For those who don’t mind a somewhat fuller look, shelves above windows or doorways can create a great deal of storage space for both decorative and functional items.

If cabinet space is limited, but floor space is less so, an attractive lidded or unlidded basket might be the ideal place to stand up cutting and bread boards. Keep in mind that if you have a pet who sheds, fur may collect in or around the basket.

If pantry space is also limited, consider decanting your herbs and spices into small magnetic canisters and adhering them to the side of your fridge, assuming one side is open and conveniently located to your stove or food preparation area.

And speaking of counters, one of our favorite uncommon solutions is a countertop with an integrated bowl or seamless depression in the surface of the counter meant to prevent eggs and other round fruits and vegetables from rolling off the counter.

Another is a cutting board with a hole positioned over a receptacle so that trimmings can easily be swept into the waste bin, and conveniently removed.

Hopefully, some of these ideas may solve some of your stickiest storage issues.

If you have a question about building, remodeling or storage solutions – or have a storage solution you would like to share – please send them to me at chris@vbhomesliving.com.

Chris Ettel is founding partner of VB Homes. He serves on the Tidewater Builders Association board of directors, served as past chairman of the TBA Remodelers Council and is a longtime board member of the Virginia Beach Public Schools Education Foundation. For more information, go to www.vbhomesliving.com.

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Looking to Remodel Your Kitchen

Take a look at this gorgeous North End remodeled kitchen! Our client wanted a beachy look for their new kitchen design. Call us at 757-491-1996 or visit our website vbhomesliving.com for us to design your next kitchen. #vbhomes #virginiabeach #remodel #kitchendesign #kitchen #beachhouse #coastaldesign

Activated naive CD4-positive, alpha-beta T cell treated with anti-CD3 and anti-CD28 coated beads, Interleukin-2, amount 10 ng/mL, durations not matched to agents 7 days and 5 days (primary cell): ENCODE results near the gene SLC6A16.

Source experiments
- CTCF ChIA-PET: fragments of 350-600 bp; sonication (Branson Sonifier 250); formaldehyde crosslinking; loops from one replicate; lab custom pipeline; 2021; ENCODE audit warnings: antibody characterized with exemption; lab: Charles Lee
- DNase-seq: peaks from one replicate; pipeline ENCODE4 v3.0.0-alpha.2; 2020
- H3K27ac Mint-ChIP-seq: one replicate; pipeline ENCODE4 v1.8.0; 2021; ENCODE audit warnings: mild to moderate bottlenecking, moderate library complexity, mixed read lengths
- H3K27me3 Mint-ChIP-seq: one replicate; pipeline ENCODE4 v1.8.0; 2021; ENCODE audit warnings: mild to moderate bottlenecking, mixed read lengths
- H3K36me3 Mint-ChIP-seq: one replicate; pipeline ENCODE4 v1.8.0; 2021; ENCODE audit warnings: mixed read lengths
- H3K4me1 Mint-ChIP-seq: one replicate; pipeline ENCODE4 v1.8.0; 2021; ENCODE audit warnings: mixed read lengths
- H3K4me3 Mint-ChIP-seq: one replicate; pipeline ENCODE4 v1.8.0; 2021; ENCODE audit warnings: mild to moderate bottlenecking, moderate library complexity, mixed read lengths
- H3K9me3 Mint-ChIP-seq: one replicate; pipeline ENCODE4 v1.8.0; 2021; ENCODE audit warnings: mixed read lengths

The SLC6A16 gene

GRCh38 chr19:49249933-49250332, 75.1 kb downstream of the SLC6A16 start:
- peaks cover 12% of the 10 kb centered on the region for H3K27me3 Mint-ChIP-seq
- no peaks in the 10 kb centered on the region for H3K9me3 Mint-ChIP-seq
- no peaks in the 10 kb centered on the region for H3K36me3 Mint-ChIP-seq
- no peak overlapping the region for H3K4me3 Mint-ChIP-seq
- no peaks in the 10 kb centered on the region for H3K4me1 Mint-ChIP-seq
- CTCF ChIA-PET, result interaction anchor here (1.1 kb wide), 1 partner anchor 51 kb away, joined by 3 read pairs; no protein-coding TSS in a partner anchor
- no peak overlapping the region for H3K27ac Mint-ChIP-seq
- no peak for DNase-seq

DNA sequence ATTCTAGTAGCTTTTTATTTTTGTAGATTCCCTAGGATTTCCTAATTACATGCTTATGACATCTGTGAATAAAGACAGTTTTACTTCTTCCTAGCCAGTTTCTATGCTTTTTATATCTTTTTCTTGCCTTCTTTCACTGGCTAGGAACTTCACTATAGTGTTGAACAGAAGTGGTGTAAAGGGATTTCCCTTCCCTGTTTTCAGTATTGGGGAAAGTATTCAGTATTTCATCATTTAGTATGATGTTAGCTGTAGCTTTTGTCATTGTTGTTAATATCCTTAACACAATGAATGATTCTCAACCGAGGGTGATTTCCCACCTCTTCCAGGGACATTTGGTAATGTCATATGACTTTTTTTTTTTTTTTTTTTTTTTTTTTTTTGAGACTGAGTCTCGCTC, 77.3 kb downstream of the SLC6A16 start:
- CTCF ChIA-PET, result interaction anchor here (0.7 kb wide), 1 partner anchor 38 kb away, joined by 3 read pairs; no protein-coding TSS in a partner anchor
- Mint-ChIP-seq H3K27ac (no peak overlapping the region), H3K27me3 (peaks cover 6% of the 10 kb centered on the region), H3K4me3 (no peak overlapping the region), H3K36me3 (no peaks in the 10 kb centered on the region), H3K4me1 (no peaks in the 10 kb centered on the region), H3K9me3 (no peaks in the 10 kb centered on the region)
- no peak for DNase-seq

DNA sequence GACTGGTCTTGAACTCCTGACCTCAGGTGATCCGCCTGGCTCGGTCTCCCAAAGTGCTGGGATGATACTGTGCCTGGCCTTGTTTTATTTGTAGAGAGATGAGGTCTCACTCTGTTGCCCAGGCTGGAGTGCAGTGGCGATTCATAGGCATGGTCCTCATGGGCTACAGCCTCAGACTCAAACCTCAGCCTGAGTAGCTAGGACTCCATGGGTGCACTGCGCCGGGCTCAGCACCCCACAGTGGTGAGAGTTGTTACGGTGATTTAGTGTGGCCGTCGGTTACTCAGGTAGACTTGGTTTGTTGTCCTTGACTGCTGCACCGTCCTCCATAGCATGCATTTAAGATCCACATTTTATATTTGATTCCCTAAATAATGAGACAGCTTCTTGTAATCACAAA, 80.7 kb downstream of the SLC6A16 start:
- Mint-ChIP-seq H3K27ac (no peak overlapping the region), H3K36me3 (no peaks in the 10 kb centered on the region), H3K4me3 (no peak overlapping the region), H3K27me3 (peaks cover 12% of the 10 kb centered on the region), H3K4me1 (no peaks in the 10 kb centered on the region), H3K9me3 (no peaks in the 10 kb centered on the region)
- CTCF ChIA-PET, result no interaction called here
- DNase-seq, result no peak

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Picture: North End Custom Home in Virginia Beach, VA

Kitchen upgrades that make the grade

The frenzy of cooking and family togetherness of Thanksgiving is now past. And if this favorite culinary-centric season left you thinking that the heart of your home is in need of a serious upgrade before next year’s feast rolls around – say, opening up the space to adjacent rooms – we are here to help you make the grade with an abbreviated checklist of sorts. Just think A-F and you’ll leave no stone(ware) unturned.

 

A

Aesthetics: Of course you want your kitchen, the hub of your home, to look terrific. As you begin to plan your remodel – a process that should take longer than the actual construction – one of the questions to ask yourself is whether you want a kitchen that looks like a kitchen – often a more modernist approach – one that looks like another room in your home, or something that’s somewhere in between. Your answer will drive many of your aesthetic decisions about what to conceal or reveal and whether to include furniture-style details.

Appliances: Among the many obvious appliance decisions related to aesthetics and function, a couple of key considerations are whether you need one oven or two, as well as whether a microwave oven is as indispensable as it once was. Most homeowners need two ovens only once or twice a year, and many are ready to jettison the microwave. An increasingly popular decision is to select a single oven and a dual-purpose combination microwave-convection oven. As for ranges, be sure that whatever model you choose is vented to the outside. Hearth, mantel and chimney-style range hoods will help transform this, the hardest working appliance in your kitchen, into a handsome focal point.